This time, the component is called the “Lenovo Service Engine (LSE)” and is built into BIOS. This feature launches after the machine is turned on and replaces Microsoft’s start-up diagnostics program with Lenovo’s version. The latter does all the same things as Microsoft’s, and two more: it makes sure that Lenovo’s own software update tools are still present on the PC or laptop and re-installs them if they were removed. Then the software update tools run to download and install drivers to keeping the machine up to date, along with other software preinstalled on Lenovo devices – the so-called “crapware”.
Like the earlier controversial feature, the LSE also provides almost no benefits to the end user: the software is buried so deeply into the system that it’s very hard to remove. And it also goes beyond annoyance, into pure security vulnerability: the researchers discovered how to use it to perform a “privilege escalation” attack. The latter would allow a hacker to gain greater control over a vulnerable machine.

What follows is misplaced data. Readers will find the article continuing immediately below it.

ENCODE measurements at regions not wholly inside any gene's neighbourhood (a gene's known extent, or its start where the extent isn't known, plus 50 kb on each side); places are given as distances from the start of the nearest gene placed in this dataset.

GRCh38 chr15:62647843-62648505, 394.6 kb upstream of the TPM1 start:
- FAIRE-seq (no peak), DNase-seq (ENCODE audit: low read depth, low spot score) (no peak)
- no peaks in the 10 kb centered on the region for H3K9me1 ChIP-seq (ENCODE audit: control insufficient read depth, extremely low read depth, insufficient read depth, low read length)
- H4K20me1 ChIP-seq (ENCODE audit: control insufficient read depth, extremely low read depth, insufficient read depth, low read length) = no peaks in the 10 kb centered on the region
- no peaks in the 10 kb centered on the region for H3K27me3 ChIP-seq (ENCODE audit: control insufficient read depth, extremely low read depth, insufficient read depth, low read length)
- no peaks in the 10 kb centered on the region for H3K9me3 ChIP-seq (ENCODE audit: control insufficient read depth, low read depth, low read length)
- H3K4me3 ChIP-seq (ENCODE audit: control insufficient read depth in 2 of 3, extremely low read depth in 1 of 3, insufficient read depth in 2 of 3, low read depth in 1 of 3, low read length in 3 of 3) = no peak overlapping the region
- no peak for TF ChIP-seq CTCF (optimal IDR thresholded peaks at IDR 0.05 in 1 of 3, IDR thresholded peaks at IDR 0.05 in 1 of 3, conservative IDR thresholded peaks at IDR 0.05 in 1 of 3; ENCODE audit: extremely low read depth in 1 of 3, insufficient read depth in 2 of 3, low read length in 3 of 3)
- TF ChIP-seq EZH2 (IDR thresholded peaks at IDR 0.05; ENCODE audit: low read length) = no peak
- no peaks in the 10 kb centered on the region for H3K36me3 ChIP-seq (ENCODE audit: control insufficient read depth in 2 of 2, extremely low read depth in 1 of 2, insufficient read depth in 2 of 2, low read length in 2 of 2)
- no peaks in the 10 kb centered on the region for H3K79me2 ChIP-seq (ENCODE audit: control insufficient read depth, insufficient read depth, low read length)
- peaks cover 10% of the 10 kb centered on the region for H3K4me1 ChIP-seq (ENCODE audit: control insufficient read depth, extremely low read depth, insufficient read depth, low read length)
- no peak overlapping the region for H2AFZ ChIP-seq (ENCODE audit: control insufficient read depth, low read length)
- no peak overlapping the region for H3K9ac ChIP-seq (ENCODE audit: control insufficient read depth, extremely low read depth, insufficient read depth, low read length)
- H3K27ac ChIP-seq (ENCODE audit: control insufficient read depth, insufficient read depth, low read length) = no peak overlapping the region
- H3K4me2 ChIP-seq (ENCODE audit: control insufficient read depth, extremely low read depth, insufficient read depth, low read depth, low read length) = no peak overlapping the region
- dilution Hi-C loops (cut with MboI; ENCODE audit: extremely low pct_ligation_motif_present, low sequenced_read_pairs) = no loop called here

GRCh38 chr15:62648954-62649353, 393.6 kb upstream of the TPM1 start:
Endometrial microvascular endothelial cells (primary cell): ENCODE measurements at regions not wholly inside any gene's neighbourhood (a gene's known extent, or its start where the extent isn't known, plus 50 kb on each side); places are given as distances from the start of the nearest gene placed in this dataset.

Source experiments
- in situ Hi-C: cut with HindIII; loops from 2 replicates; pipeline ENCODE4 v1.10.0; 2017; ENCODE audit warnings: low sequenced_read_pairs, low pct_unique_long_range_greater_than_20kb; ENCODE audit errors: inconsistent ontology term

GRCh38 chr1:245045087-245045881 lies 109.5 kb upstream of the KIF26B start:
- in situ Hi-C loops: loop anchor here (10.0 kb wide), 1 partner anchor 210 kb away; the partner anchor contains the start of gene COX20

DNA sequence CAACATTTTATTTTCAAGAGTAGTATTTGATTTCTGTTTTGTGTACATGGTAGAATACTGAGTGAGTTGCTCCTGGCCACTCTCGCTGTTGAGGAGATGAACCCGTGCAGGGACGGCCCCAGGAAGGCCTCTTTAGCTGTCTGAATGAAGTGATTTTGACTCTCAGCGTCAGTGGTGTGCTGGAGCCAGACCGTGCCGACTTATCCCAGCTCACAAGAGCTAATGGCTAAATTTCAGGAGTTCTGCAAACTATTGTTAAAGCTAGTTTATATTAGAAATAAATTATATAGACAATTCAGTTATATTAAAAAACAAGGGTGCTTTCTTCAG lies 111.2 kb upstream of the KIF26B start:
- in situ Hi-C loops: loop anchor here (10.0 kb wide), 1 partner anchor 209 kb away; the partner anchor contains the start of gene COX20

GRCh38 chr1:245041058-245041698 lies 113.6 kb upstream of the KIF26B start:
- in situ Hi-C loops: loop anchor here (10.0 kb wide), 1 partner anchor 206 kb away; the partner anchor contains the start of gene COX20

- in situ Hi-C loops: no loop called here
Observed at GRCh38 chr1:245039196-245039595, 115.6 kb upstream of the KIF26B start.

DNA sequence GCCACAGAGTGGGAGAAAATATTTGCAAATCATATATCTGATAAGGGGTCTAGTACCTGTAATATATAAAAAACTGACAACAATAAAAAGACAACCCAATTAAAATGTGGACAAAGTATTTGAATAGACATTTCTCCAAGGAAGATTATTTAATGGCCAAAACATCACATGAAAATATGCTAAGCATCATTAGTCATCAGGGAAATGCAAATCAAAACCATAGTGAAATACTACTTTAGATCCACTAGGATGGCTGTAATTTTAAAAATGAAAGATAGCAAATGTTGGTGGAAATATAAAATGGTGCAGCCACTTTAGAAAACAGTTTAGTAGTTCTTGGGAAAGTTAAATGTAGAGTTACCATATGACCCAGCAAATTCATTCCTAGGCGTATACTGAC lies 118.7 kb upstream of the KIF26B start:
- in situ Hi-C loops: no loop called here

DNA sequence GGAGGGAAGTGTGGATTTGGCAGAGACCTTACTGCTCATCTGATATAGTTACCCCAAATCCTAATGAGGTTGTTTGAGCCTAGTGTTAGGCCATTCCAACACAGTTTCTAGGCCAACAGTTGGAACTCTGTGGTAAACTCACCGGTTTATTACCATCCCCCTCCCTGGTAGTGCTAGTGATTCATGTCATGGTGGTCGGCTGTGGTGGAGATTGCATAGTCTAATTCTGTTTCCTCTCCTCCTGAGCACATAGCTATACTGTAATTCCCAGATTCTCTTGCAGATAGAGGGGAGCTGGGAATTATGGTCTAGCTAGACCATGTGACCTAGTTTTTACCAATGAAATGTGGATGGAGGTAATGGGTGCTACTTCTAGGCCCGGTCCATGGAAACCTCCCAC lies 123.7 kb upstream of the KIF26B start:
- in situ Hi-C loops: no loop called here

So, Lenovo had to release updates to uninstall the LSE code, both for laptops and desktops. The company announced the release of Lenovo Product Security Advisories highlighting the new BIOS firmware. The computer manufacturer strongly recommended its users update their systems with the latest BIOS firmware. Lenovo also published a list of the affected models. It is known that no ThinkPad range of business machines was affected.
Shortly after that, Microsoft released new guidelines on how software like LSE should work, thus literally banning Lenovo from shipping it. Microsoft said that Lenovo’s use of LSE was not consistent with the updated guidelines and therefore cannot be installed on Lenovo systems any longer. Microsoft also recommended all users update their systems with the new BIOS firmware, which disables or removes LSE.
By the way, last time Lenovo promised to install no more bloatware on its devices. However, as the most recent problem shows, understanding of what exactly that entails varies.